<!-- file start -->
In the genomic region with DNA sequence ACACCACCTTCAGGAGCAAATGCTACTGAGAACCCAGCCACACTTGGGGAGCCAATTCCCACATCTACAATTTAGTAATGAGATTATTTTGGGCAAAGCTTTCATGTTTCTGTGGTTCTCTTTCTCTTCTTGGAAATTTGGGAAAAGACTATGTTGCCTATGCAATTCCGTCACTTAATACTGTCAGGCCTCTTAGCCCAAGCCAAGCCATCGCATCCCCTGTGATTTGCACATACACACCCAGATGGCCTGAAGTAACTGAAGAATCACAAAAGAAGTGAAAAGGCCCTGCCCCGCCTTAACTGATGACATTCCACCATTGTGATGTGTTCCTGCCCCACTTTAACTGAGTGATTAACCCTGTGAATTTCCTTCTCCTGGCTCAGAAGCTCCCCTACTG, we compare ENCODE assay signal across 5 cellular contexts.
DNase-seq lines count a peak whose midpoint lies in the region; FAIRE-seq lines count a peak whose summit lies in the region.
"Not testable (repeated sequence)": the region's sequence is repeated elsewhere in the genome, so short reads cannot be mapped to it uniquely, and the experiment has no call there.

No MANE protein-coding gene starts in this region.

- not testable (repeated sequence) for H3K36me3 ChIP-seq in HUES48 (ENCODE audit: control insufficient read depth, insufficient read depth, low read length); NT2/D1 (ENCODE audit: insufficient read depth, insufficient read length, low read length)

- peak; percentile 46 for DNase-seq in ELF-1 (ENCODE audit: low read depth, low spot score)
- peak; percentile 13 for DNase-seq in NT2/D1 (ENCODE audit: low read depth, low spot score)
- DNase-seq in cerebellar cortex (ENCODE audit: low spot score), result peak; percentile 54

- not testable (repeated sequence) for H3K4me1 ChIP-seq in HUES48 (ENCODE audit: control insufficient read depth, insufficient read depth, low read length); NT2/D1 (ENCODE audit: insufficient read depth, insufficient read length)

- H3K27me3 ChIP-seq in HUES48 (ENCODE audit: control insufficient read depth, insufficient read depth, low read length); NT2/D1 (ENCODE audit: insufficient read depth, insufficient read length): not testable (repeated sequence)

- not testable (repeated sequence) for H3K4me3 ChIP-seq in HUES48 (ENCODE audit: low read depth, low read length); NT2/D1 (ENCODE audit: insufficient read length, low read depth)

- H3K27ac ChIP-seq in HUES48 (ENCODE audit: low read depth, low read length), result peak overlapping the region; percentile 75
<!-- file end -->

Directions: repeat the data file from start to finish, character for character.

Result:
In the genomic region with DNA sequence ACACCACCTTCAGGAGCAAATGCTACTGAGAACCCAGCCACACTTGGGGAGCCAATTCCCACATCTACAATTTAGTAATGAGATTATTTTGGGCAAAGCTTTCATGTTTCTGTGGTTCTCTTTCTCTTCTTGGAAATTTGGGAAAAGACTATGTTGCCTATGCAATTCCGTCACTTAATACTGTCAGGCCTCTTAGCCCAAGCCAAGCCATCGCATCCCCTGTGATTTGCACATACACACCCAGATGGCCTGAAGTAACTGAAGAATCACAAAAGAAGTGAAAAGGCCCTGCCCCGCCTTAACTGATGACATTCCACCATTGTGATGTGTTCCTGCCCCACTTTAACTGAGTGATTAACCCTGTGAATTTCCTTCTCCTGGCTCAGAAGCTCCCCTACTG, we compare ENCODE assay signal across 5 cellular contexts.
DNase-seq lines count a peak whose midpoint lies in the region; FAIRE-seq lines count a peak whose summit lies in the region.
"Not testable (repeated sequence)": the region's sequence is repeated elsewhere in the genome, so short reads cannot be mapped to it uniquely, and the experiment has no call there.

No MANE protein-coding gene starts in this region.

- not testable (repeated sequence) for H3K36me3 ChIP-seq in HUES48 (ENCODE audit: control insufficient read depth, insufficient read depth, low read length); NT2/D1 (ENCODE audit: insufficient read depth, insufficient read length, low read length)

- peak; percentile 46 for DNase-seq in ELF-1 (ENCODE audit: low read depth, low spot score)
- peak; percentile 13 for DNase-seq in NT2/D1 (ENCODE audit: low read depth, low spot score)
- DNase-seq in cerebellar cortex (ENCODE audit: low spot score), result peak; percentile 54

- not testable (repeated sequence) for H3K4me1 ChIP-seq in HUES48 (ENCODE audit: control insufficient read depth, insufficient read depth, low read length); NT2/D1 (ENCODE audit: insufficient read depth, insufficient read length)

- H3K27me3 ChIP-seq in HUES48 (ENCODE audit: control insufficient read depth, insufficient read depth, low read length); NT2/D1 (ENCODE audit: insufficient read depth, insufficient read length): not testable (repeated sequence)

- not testable (repeated sequence) for H3K4me3 ChIP-seq in HUES48 (ENCODE audit: low read depth, low read length); NT2/D1 (ENCODE audit: insufficient read length, low read depth)

- H3K27ac ChIP-seq in HUES48 (ENCODE audit: low read depth, low read length), result peak overlapping the region; percentile 75